Yet Sprayregen always seems to deliver, particularly when the glare of the spotlight is brightest. He’s brought his expertise to some of the highest-profile bankruptcies of his generation: Chiquita Brands, Inc., United Artists Theatre Company, Zenith Electronics Corp., Reader’s Digest Association, Inc., and United Airlines.

The United Airlines case was especially intense because it received, as Sprayregen recalls, “an outsized amount of public attention. Since everyone flies, everyone has a view.” His group represented United during its Chapter 11 case from 2002 to 2005, and at one point, says Sprayregen, the outlook was so grim that liquidation was a possibility, which would have been catastrophic for the company’s nearly 100,000 employees. But United weathered the storm.

“So many bankruptcies have been unsuccessful in this sector,” Tilton says. “I think at the time we filed [in 2002], there had been 153 bankruptcies since post-deregulation in 1978 in the airline passenger sector. And there had been something on the order of three successful reorganizations.

“If ever a filing needed a high energy level, together with a sense of the strategic and an intense focus on detail, it was this one. Jamie brought all of these attributes to a bankruptcy and restructuring that needed every one of them.”

Early in 2006, United’s restructuring plan was approved in court, and the company emerged from bankruptcy.

Equally momentous was the work Sprayregen did on behalf of General Growth Properties, the second-largest mall operator in the country, which filed the biggest real estate bankruptcy in U.S. history in 2009 after accumulating $27 billion in debt. Sprayregen helped to ensure that slices of the proverbial pie were distributed to everyone involved.

“They got caught up in the [global] financial crisis,” he says. “We took that company out of bankruptcy and paid all the creditors in full and had a big recovery for the old equity. It was gratifying to do a case where everyone actually did get paid.”

Sprayregen takes as much pride in some of the lower-profile deals he’s engineered. In mid-2009, auto parts manufacturer Lear Corp. filed for bankruptcy after laying out a plan to restructure its $3.6 billion debt burden—and it says something about Sprayregen’s career that such matters can be considered “lower-profile.”

“There are a bunch of auto suppliers we represented, like Lear, where we helped those companies downsize and get their houses back in order,” he says. “Now those companies are thriving.”

Indeed, upon Lear’s emergence from bankruptcy protection late in 2009, the company’s chief executive, Bob Rossiter, told The Wall Street Journal, “We are a tighter, leaner company that will never make some of the mistakes we made in the past.”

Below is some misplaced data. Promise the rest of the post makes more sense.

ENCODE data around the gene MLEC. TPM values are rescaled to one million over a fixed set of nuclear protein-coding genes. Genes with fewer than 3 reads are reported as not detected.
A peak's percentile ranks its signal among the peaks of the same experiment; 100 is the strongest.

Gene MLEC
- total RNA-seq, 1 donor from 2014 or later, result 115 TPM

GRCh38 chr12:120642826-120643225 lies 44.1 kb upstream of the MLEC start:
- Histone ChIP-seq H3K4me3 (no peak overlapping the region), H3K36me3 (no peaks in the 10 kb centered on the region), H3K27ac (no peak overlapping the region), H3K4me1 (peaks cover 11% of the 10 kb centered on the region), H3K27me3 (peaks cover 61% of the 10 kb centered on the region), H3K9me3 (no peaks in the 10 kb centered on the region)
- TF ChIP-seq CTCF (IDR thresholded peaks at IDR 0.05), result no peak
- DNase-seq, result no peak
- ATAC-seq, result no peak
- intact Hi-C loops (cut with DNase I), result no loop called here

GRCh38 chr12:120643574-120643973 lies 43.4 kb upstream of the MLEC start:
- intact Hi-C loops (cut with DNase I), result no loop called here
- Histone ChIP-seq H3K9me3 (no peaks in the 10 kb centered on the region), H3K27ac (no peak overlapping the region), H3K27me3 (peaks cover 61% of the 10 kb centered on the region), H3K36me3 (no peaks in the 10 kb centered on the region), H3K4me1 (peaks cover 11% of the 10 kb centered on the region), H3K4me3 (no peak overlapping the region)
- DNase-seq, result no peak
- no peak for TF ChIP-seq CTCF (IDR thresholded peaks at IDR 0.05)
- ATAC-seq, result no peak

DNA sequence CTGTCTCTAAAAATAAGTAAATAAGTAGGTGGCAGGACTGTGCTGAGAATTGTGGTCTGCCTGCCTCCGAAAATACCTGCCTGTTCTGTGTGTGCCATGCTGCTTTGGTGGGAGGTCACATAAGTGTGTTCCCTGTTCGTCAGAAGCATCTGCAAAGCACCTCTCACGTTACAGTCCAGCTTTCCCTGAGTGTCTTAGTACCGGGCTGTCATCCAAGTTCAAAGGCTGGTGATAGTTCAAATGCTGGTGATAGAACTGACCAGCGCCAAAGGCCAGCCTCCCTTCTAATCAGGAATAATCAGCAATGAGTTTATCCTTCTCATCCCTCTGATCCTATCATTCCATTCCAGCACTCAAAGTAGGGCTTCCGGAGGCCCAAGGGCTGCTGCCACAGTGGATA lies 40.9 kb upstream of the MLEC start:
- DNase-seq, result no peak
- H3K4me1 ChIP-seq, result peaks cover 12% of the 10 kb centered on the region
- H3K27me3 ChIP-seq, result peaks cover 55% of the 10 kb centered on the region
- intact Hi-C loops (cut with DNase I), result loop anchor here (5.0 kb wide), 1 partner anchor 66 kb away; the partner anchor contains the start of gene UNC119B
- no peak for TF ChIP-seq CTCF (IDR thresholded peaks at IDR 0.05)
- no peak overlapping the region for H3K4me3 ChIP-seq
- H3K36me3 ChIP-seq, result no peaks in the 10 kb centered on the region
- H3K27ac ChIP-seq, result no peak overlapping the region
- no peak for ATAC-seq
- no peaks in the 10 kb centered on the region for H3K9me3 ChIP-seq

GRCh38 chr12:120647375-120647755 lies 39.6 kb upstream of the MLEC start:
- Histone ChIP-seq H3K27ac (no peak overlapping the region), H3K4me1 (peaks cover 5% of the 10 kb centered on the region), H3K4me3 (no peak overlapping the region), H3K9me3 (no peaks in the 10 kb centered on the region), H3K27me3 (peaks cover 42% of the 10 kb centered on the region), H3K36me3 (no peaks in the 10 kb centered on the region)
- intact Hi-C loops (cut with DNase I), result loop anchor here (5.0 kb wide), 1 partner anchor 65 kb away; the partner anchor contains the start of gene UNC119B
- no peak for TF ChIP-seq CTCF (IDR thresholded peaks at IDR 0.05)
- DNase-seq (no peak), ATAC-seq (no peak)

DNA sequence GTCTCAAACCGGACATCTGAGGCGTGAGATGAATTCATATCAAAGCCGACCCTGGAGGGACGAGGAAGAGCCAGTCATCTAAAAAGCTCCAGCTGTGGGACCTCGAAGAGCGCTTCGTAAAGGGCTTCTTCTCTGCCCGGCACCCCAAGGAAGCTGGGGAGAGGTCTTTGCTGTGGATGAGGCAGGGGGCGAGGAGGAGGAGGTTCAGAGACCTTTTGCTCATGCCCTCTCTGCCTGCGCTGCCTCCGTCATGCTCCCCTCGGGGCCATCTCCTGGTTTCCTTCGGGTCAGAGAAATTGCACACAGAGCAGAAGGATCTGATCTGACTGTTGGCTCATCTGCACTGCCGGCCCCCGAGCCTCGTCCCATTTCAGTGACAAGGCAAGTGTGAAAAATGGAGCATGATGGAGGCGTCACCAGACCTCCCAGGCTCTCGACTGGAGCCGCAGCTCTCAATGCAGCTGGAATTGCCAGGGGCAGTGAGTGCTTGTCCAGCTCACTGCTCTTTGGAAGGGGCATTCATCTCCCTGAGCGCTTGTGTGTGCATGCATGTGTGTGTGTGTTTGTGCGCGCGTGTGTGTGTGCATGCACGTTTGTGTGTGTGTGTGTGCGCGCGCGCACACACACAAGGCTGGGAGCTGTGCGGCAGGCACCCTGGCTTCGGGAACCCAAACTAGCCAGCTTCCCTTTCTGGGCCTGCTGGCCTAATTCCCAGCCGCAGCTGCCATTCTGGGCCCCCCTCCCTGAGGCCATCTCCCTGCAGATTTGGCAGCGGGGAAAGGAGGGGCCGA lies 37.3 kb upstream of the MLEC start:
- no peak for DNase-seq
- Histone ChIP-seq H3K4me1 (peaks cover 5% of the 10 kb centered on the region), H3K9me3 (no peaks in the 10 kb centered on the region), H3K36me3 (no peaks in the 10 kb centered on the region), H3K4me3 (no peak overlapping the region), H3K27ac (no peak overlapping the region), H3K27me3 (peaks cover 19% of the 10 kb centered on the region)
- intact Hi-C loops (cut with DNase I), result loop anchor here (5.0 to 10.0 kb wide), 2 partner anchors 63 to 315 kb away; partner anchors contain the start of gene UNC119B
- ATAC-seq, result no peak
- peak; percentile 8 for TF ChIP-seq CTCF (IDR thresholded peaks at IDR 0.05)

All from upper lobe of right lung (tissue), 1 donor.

Whether the case is large or small, high- or low-profile, Sprayregen’s success can be traced to this notion: He views himself as a service provider first and foremost. He says of the group he leads: “Everyone’s willing to run through brick walls to get done what we need to because we’re in the service business.”

Adds Marsal, “Jamie’s very responsive. If I call him at 9 a.m., he’s back to me by noon. If I need a meeting with him, he makes time available on the weekend. He’s extremely client service-oriented. It’s all part of his style of hard work.”

That hard-charging style led him out of the law altogether in 2006, when he left Kirkland & Ellis for a time to co-chair the restructuring group for multinational investment banking firm Goldman Sachs. In many respects, it was like starting over.

“I’d been a lawyer for almost 20 years at the time, and I had four large cases that were winding down,” he recalls. “Ultimately, I thought change would be good. I was part of a lot of stuff [at Goldman Sachs] that lawyers never see, like the way loans are approved and how investors think about investing. So it gave me another layer of knowledge. It wasn’t legal practice at all.”

By the end of 2008, however, he was ready to return to his roots. And true to form, he wasted no time in doing so. Says Sprayregen, “I literally finished at Goldman Sachs in the morning of December 9, 2008, got into a cab and went over to Kirkland & Ellis for the afternoon of December 9, 2008.”

He felt his work at the firm wasn’t complete. First, as Marsal puts it, “The thing I find interesting about Jamie is that he truly wants all the business. He likes to compete against the other law firms. I say, ‘Jamie, don’t you have enough?’ And he says, ‘No, I want all the business.’”

Second, strangely enough, he wanted to make himself obsolete.

“The way we work at Kirkland & Ellis, the ultimate success is making yourself irrelevant over the long term,” Sprayregen says. “By that I mean I have 20 awesome partners—I have 100 awesome people in the group. We’re about empowering the younger people and developing their talent so that they can go out and do all the things I do. If I rode off into the sunset and things went bad [at Kirkland & Ellis], I would feel as if I hadn’t done my job. And to me, it’s fun watching all these people develop into senior lawyers themselves. It’s very rewarding.”

And when he does achieve that final goal? There’s his wife and their three adult children, as well as his recreational pursuits.

“I’m a big skier,” he says. “I’ve skied all over—out west in the United States, Europe, Japan. I also do a lot of running—marathons and half-marathons. I’ve done the Chicago, New York and Boston marathons, probably about 18 marathons in all.”

Even relaxing, Sprayregen can’t sit still.